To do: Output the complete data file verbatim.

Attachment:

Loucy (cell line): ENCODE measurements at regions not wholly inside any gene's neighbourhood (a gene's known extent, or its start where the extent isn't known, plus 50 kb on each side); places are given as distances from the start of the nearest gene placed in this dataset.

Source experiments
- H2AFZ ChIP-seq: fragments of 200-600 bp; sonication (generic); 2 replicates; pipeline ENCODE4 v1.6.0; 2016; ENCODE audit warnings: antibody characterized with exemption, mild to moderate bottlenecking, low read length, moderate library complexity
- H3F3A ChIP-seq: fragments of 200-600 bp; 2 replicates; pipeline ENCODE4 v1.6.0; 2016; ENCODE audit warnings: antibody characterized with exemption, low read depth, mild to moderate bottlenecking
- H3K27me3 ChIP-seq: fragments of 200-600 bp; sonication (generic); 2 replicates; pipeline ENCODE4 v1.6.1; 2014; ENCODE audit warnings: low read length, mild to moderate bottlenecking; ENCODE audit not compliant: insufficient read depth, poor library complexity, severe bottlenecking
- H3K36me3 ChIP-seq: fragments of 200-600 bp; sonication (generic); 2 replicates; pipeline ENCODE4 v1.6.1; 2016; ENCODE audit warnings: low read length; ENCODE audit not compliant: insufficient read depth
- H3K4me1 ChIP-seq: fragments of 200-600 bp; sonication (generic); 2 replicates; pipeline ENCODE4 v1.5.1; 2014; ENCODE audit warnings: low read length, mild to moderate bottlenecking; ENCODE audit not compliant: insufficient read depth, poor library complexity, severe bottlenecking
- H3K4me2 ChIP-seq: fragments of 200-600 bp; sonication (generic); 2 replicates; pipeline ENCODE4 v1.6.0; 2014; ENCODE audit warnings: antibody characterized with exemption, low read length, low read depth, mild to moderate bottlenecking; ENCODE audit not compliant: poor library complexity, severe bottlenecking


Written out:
Loucy (cell line): ENCODE measurements at regions not wholly inside any gene's neighbourhood (a gene's known extent, or its start where the extent isn't known, plus 50 kb on each side); places are given as distances from the start of the nearest gene placed in this dataset.

Source experiments
- H2AFZ ChIP-seq: fragments of 200-600 bp; sonication (generic); 2 replicates; pipeline ENCODE4 v1.6.0; 2016; ENCODE audit warnings: antibody characterized with exemption, mild to moderate bottlenecking, low read length, moderate library complexity
- H3F3A ChIP-seq: fragments of 200-600 bp; 2 replicates; pipeline ENCODE4 v1.6.0; 2016; ENCODE audit warnings: antibody characterized with exemption, low read depth, mild to moderate bottlenecking
- H3K27me3 ChIP-seq: fragments of 200-600 bp; sonication (generic); 2 replicates; pipeline ENCODE4 v1.6.1; 2014; ENCODE audit warnings: low read length, mild to moderate bottlenecking; ENCODE audit not compliant: insufficient read depth, poor library complexity, severe bottlenecking
- H3K36me3 ChIP-seq: fragments of 200-600 bp; sonication (generic); 2 replicates; pipeline ENCODE4 v1.6.1; 2016; ENCODE audit warnings: low read length; ENCODE audit not compliant: insufficient read depth
- H3K4me1 ChIP-seq: fragments of 200-600 bp; sonication (generic); 2 replicates; pipeline ENCODE4 v1.5.1; 2014; ENCODE audit warnings: low read length, mild to moderate bottlenecking; ENCODE audit not compliant: insufficient read depth, poor library complexity, severe bottlenecking
- H3K4me2 ChIP-seq: fragments of 200-600 bp; sonication (generic); 2 replicates; pipeline ENCODE4 v1.6.0; 2014; ENCODE audit warnings: antibody characterized with exemption, low read length, low read depth, mild to moderate bottlenecking; ENCODE audit not compliant: poor library complexity, severe bottlenecking